Max Roberts

Great for finding your way to the architect’s many Windy City projects.

Frank Lloyd Wright once said that Chicago would eventually be “the most beautiful great city left in the world.” Never lacking in self-regard, Wright was surely influenced by the pleasure of seeing so many of his own buildings all over the Windy City. But for a man who, quite publicly, looked forward to the collapse of other high-density, industrial centers, this still counts as high praise.

So what if Wright were asked to design a Chicago subway map that could help millions of people without cars get to their favorite Wright projects? British cartographer Max Roberts recently posed himself that challenge.

Embracing Wright’s love of Arts and Crafts typography and “Tree of Life” stained-glass windows, Roberts has done his best to reimagine the CTA’s ‘L’ diagram true to the architect’s style.

(Max Roberts)

“Of all the cities in America with major rail transit systems, Chicago probably has the strictest grid structure, and the ‘L’ lines reflect that,” says Roberts. “In a way,” he adds, “it reminds me of Frank Lloyd Wright's work, organized and yet never perfectly regular.”

A fan of Wright’s Prairie Houses, Roberts uses eight different Tree of Life patterns, each one with a different color, to represent the CTA’s color-coded diagram. Square sections of the window patterns vary along each line for subtle variety and a more attractive Loop diagram.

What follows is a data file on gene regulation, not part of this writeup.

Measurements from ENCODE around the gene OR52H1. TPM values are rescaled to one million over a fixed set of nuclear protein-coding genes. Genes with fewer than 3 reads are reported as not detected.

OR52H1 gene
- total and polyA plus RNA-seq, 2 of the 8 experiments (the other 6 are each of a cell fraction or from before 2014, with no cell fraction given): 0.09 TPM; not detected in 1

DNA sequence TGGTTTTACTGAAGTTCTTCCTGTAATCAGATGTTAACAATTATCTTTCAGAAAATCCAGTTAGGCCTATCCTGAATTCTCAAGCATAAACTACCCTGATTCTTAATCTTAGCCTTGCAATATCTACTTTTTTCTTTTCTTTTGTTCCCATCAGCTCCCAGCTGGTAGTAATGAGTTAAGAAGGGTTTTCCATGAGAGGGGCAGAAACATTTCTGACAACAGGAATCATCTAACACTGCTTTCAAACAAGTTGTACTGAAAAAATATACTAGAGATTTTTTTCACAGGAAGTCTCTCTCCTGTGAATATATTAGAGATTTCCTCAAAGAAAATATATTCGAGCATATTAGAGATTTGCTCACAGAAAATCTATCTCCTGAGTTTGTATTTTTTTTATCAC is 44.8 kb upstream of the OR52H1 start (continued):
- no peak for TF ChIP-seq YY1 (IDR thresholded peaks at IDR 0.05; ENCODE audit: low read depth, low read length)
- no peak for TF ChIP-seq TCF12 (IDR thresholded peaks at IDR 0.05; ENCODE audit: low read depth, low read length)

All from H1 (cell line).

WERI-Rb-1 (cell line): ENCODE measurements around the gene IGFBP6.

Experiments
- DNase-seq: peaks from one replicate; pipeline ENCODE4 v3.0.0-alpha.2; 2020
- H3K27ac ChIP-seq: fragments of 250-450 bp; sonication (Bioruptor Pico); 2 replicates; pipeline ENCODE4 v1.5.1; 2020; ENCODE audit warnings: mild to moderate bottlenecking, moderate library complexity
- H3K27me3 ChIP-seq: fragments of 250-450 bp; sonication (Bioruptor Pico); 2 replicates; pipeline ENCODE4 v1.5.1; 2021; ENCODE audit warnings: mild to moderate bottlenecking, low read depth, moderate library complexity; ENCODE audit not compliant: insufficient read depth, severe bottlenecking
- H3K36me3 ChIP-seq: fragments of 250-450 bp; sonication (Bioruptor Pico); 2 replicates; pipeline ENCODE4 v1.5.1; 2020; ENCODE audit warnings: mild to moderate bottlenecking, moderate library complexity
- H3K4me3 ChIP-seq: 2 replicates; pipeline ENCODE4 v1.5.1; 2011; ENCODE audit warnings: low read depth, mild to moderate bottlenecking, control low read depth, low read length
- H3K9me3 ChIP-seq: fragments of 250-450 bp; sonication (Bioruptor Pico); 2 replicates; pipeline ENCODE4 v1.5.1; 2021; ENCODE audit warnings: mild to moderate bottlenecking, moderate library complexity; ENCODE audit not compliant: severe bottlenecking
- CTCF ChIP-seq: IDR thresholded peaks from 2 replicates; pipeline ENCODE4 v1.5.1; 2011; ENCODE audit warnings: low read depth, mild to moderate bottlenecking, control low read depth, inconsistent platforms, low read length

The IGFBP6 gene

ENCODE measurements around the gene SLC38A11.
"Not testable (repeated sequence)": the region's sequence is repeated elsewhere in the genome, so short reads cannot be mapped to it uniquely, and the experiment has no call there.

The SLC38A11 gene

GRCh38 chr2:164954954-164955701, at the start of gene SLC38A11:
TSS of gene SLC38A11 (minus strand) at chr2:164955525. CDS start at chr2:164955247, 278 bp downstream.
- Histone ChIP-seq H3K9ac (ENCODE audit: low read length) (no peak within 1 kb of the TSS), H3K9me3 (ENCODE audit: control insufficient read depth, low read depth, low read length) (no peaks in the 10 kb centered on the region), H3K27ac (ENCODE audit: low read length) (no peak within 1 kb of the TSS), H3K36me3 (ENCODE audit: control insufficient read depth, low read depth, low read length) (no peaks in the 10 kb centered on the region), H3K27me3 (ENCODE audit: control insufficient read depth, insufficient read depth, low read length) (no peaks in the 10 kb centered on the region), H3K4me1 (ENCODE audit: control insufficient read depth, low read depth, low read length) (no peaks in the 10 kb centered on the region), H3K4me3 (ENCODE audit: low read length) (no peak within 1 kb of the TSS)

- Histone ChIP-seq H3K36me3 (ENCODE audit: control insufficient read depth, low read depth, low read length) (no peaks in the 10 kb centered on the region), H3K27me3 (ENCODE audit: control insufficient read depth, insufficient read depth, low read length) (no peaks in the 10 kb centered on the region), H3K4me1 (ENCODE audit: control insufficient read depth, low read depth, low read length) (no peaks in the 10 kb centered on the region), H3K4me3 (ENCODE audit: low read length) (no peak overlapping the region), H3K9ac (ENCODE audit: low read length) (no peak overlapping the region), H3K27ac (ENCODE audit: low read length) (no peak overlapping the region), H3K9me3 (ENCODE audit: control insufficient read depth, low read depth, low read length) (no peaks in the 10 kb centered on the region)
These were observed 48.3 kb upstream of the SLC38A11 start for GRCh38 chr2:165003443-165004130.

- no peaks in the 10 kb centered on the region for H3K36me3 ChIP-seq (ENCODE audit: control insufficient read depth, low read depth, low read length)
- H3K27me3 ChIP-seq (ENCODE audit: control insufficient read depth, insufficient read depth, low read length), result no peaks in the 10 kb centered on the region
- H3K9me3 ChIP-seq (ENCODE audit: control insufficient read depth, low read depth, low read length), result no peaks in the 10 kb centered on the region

(Max Roberts)

It took Roberts many attempts before finding a design he’s happy with. “I reached ‘Plan H’ before I could see it was beginning to work,” the map enthusiast tells CityLab.

Roberts, who is always looking for ways to reimagine a subway map, has become intrigued by the idea of taking famous artists and applying their style to a city they’re most associated with. Earlier this year, he made a Glasgow subway map in the style of Charles Rennie Mackintosh.

About the Author

Most Popular

  1. A view of traffic near Los Angeles.
    Transportation

    How Cars Divide America

    Car dependence not only reduces our quality of life, it’s a crucial factor in America’s economic and political divisions.

  2. Equity

    CityLab University: Inclusionary Zoning

    You’ve seen the term. But do you really know what it means? Here’s your essential primer.

  3. Equity

    Bike Advocacy’s Blind Spot

    The biking community is overwhelmingly concerned with infrastructure. For urban anthropologist Adonia Lugo, that's an equity problem.

  4. A child plays in a city-sanctioned encampment for homeless families in San Diego.
    Equity

    A Family Dispute: Who Counts As Homeless?

    A bill designed to expand HUD’s recognition of homelessness reveals a split between advocates on who counts as the most vulnerable population.

  5. Equity

    The ‘War on Poverty’ Isn’t Over, and Kids Are Losing

    Federal spending on America’s children is heading down, and the drop in funding could be dramatic.